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    Bit to Do

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    The Flyover Film Festival advertised The Comedy with stories of outraged people fleeing the theater at Sundance. While I knew that the film starred Tim Heidecker, of Tim and Eric fame, and could certainly see the level of infamous offense he could cause, I did not exactly know what to expect from the Saturday night screening. Well, what I got was the best film I have seen all year. 

    Heidecker plays the wealthy son of a terminally ill, comatose-appearing man, who has nothing but his eternal boredom and sarcastic friends to keep him company. From the very start, the film roundly identifies him as a man trying to get a reaction out the people around him. Spouting the most offensive, alarming or intrusive things, he waits patiently, impossibly alone, for his words to grow into something, anything. 

    As the film winds around the important or mundane moments of his life, it begins to feel much less like the sociopathic urge that it first seemed and shifts into something close to genuine. The question surrounding the narrative asks why he acts this way. There is a search to belong as he tries to apply for different, menial work, but he also appears to search for sincerity that comes so easily to everyone else. And then, as if he has trouble spotting the difference, he turns situations into an opportunity to anger or offend. 

    It is undoubtedly a filthy film. Phrases and images are thrown on the audience, both trying to entertain of course, but also in clear reflection of the characters as they wail like children, merely wanting to see how adults, or the audience, would react to different stimuli. Writer/director Rick Alverson bathes this movie in viscous irony, and then films to see if it can claw its way back out. Heidecker expertly plays a man shouting derision down a well, straining painfully to hear any echo at all.

    The tone is so purposefully held, balancing between the external humor and the internal drama, never far away from either. The pacing lays it out as slick as you'd like. Alverson told me that there was no scripted dialogue in the production, he just cobbled a script of event and themes he wanted to show and then let the actors interpret them. Other notable alternative comedians like Neil Hamburger and Eric Weirheim make cameos, and the inclusion of this type of humorist adds so much to both the entertaining aspects of the film, but also to the gravitas that must hide somewhere in their comedy, which is purely absurd incongruity.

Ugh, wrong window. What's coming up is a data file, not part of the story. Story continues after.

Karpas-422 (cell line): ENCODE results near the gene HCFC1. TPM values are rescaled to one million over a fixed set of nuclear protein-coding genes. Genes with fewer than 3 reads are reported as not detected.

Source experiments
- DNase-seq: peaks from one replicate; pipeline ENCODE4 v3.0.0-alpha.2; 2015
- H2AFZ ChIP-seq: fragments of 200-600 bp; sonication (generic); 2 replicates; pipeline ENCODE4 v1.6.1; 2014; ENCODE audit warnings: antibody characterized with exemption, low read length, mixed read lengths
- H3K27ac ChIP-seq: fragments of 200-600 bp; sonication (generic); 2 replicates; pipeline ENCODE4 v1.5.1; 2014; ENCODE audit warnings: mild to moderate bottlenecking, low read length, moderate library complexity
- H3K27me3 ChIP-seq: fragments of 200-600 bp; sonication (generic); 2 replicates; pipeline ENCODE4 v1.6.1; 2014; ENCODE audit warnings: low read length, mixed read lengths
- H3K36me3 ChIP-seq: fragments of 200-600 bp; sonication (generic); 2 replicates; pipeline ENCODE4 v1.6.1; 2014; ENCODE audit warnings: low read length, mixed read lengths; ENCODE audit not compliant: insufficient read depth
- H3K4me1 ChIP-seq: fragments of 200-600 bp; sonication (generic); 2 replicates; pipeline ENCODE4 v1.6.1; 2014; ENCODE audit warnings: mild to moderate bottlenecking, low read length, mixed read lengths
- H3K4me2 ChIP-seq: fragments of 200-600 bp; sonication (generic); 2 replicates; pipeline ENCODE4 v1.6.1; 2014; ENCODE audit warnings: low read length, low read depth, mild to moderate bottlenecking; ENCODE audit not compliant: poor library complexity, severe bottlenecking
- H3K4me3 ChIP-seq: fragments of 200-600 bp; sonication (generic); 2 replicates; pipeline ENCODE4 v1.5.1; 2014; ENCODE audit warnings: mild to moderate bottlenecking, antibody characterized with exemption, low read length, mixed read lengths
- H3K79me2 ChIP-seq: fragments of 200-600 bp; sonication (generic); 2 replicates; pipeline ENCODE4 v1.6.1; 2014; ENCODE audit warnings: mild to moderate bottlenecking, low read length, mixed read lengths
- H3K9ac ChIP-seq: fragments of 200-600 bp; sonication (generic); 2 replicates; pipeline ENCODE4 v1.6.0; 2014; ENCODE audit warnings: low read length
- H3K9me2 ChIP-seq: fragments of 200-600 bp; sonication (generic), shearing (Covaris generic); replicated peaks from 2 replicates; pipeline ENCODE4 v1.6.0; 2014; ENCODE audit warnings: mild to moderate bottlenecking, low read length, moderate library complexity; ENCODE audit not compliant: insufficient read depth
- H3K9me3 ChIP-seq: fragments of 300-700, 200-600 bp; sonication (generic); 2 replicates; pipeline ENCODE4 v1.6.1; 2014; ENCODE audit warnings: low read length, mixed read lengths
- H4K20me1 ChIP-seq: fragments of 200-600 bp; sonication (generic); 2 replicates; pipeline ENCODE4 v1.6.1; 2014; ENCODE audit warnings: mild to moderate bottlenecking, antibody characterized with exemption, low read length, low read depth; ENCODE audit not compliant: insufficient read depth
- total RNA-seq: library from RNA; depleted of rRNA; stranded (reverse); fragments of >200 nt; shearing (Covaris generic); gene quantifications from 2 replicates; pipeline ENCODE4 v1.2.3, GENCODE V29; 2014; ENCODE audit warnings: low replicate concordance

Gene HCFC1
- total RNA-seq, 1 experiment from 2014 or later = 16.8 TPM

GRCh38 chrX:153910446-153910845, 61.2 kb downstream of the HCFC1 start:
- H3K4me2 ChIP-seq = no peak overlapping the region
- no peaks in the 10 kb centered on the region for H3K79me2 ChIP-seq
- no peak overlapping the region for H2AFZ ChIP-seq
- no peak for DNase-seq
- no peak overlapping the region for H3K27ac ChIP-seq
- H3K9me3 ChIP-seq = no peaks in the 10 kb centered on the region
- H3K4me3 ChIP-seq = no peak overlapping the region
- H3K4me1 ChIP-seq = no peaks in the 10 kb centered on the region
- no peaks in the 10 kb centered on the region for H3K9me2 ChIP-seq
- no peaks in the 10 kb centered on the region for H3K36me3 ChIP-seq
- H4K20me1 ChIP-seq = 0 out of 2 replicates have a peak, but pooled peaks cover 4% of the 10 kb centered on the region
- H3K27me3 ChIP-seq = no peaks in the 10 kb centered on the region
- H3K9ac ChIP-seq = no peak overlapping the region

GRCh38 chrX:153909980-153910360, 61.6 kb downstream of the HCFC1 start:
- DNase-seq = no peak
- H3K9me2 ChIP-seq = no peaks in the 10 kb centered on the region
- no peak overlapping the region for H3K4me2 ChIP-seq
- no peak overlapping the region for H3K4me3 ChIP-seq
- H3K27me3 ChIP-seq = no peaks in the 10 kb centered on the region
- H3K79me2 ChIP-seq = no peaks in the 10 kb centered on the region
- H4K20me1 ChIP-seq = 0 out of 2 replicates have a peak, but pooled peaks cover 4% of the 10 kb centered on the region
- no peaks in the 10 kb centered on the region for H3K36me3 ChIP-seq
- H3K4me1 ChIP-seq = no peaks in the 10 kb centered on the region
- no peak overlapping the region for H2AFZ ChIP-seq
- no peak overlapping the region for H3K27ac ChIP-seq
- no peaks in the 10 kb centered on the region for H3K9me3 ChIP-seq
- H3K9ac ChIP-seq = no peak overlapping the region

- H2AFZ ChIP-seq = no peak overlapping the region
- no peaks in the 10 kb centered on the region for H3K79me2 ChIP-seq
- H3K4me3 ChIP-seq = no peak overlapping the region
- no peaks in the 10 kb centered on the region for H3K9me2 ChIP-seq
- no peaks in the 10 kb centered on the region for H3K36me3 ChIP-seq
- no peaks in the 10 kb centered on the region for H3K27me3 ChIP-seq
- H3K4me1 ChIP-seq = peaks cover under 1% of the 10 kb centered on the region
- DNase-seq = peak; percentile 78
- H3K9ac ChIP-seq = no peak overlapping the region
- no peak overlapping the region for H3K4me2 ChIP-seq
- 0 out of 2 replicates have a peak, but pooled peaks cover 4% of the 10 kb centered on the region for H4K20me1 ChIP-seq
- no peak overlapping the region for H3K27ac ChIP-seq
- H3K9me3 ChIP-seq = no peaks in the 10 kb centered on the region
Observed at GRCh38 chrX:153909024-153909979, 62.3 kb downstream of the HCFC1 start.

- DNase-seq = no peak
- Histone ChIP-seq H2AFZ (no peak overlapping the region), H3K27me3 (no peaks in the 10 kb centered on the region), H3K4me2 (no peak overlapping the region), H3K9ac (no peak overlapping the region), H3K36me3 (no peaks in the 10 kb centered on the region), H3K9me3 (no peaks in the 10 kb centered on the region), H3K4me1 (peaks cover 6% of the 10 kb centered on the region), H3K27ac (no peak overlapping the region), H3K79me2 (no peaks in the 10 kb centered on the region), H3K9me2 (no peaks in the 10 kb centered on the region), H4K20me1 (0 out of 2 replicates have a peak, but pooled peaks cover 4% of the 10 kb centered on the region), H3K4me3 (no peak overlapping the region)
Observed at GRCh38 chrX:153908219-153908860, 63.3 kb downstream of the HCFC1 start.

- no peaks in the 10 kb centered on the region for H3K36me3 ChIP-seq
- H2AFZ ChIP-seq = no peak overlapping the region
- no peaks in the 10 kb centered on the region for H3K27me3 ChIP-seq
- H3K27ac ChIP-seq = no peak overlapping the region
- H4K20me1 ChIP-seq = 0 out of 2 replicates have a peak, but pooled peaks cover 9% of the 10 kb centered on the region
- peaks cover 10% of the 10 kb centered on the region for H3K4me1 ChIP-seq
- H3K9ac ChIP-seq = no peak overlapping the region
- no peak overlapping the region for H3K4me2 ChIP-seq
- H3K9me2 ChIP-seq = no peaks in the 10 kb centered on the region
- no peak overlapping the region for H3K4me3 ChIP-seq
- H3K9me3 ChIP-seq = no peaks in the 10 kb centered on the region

As the film progresses, and you’ve calloused up to the blisteringly funny lengths it will go, softer edges show. You wonder whether it is true, and then you wonder whether it matters if it is true. Actions prove ultimately stronger than words, and you can almost see a definite sweetness before hard walls come down once more. 

    The Comedy embodies modern Western humanity. This film expresses a type of cultural philosophical search that is just starting. Our contemporary humor with its continued mockery and post-post-post-irony digs a cavity into sincerity, making serious consideration of general truths all but impossible. This film notices that cavity and has the filthy, insulting balls to look down into it and see if there is any light on the other side. 




    Peter Clark's picture

    About Peter Clark

    A Political Science/History grad from Indiana University Southeast, I avidly read, write, and talk at the best restaurants and the cheapest bars I can find.

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